Life is busy and shopping takes work. So does reselling items secondhand.
That means sellers can snap a photo, upload it to the Rebag app or web site and wait just a few days for the money from that $10,000 Chanel bag to come through. Rebag takes care of all the details, like shipping and verifying authenticity.
“We’re removing the friction; we’re removing the time,” said Charles Gorra, founder and chief executive officer of Rebag.
Gorra, who had a brief stint in business development at Rent the Runway before launching Rebag, said he came up with the idea after realizing how frustrated shoppers were with using peer-to-peer platforms like The Real Real or eBay, where sellers often have to wait months to get the money from their consigned good — if they sell at all.
“Even a consignment venue…you don’t know if it will sell or when it will sell,” Gorra said. “You don’t have any price guarantee. It could be discounted without you knowing. Rebag is really about flipping that model. It’s fast and then you’re done.”
Investors seem sold. Rebag recently secured $25 million in funding, bringing its financial backing to $52 million, led by investment firms like Novator, General Catalyst and FJ Labs.
Meanwhile, industry experts are anticipating a major growth spurt in the resale market, which includes companies such as Poshmark, Tradesy and Amazon. Fashion resale web site ThredUp released a report last year estimating the size of the consignment market will more than double — from $20 billion to $41 billion — in the next three years. Apparel and accessories are expected to be roughly 50 percent of goods sold.
Gorra said revenues at Rebag, which is a private company, have tripled in the last 24 months. The company plans to reinvest the latest round of funding into brick-and-mortar locations throughout the U.S. in places like Florida, Chicago and San Francisco.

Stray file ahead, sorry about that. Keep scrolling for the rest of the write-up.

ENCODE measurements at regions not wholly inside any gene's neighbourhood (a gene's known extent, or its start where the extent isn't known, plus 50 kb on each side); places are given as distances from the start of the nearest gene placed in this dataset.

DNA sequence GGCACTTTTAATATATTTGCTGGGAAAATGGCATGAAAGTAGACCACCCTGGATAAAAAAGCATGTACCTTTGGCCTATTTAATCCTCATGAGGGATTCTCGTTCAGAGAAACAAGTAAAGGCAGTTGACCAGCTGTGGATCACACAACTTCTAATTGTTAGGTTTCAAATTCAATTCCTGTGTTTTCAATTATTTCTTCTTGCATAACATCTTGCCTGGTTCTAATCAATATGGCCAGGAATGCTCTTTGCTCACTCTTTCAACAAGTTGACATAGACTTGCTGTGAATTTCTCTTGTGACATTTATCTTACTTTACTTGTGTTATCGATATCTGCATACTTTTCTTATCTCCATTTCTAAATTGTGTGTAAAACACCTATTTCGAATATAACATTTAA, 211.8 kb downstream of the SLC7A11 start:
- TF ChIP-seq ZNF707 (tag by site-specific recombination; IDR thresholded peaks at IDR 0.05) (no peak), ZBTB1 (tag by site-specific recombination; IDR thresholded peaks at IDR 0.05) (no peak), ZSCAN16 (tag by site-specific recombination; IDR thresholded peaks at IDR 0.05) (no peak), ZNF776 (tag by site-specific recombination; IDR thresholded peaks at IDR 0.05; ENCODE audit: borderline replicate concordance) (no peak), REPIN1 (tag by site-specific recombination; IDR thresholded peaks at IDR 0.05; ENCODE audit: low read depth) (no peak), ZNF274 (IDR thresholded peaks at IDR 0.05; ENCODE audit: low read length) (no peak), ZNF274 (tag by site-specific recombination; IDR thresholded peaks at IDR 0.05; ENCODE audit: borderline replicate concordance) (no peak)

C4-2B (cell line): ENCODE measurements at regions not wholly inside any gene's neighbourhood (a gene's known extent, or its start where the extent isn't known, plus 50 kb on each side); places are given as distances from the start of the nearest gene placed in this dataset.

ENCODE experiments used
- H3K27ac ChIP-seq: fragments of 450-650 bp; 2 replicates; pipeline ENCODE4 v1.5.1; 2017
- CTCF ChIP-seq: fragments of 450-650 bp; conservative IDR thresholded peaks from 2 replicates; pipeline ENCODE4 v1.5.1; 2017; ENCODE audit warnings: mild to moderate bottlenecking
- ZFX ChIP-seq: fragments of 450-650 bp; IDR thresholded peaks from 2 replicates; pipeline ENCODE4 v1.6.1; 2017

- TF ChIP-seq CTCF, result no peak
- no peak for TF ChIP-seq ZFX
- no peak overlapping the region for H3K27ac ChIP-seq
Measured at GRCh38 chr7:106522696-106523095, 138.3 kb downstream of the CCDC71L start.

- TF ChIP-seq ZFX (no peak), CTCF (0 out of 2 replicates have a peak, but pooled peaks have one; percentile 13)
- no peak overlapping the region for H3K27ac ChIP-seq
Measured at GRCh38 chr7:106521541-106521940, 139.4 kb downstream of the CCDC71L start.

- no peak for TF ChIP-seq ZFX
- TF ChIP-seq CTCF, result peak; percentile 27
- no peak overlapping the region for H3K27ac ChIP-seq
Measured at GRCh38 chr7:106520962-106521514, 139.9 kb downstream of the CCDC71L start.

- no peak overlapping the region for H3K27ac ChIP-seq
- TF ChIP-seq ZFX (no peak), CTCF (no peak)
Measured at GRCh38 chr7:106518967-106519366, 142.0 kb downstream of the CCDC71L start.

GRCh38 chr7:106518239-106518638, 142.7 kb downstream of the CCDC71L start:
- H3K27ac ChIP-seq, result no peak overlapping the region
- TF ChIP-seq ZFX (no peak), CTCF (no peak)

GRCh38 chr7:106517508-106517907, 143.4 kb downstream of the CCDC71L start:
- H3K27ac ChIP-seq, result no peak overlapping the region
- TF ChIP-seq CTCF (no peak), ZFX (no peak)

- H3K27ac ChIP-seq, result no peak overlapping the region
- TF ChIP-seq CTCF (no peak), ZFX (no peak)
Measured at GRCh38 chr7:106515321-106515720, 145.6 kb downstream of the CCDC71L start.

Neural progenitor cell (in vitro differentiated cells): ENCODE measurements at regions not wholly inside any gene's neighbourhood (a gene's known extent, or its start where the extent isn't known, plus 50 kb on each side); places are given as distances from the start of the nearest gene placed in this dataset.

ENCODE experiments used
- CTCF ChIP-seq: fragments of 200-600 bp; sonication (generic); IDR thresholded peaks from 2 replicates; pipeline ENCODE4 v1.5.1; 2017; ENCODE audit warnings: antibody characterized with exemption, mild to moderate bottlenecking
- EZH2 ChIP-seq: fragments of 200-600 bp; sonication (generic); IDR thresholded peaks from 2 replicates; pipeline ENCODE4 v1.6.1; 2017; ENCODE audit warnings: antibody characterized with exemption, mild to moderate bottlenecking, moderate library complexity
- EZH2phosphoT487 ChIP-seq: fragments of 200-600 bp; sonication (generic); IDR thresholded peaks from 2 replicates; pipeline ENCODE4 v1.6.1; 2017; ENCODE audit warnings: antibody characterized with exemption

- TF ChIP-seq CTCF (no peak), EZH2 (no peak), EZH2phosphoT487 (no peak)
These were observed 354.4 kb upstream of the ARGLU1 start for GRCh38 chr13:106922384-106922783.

“The goal is to operate a footprint of around 30 stores within the next two, three years,” he said.
Rebag, which was born online in 2014, opened its first physical location in New York’s SoHo in November 2017. Gorra said it was originally supposed to be a pop-up, but the store did so well that Rebag opened another one the following year Uptown. Then two in Los Angeles and another one in New York.
The consignment retailer also plans to invest in new leadership roles and more technology, such as analytics that allow it to predict what’s hot and what will sell.
And die-hard bag lovers can swap out bags they bought on the site every few months through Rebag Infinity. The program allows shoppers to resell bags within six months of purchase for a guaranteed 70 percent of the original price. The credit is applied toward their next purchase with Rebag.
“We’ve seen that it’s creating a new cyclical behavior,” Gorra said. “It basically puts customers in this seasonal pattern where they buy a bag and they have the comfort and certainty that they can resell it.”
About 50 brands grace Rebag’s site and stores, Gorra said, including “the usual suspects,” like Fendi, Valentino and Louis Vuitton. Prices start around $300 for small leather goods like cosmetic cases and wallets, but handbags typically go “way north of $10,000.” The most expensive thing ever sold on the site was a Birkin Himalayan for $75,000.
“And it was a good deal,” Gorra said.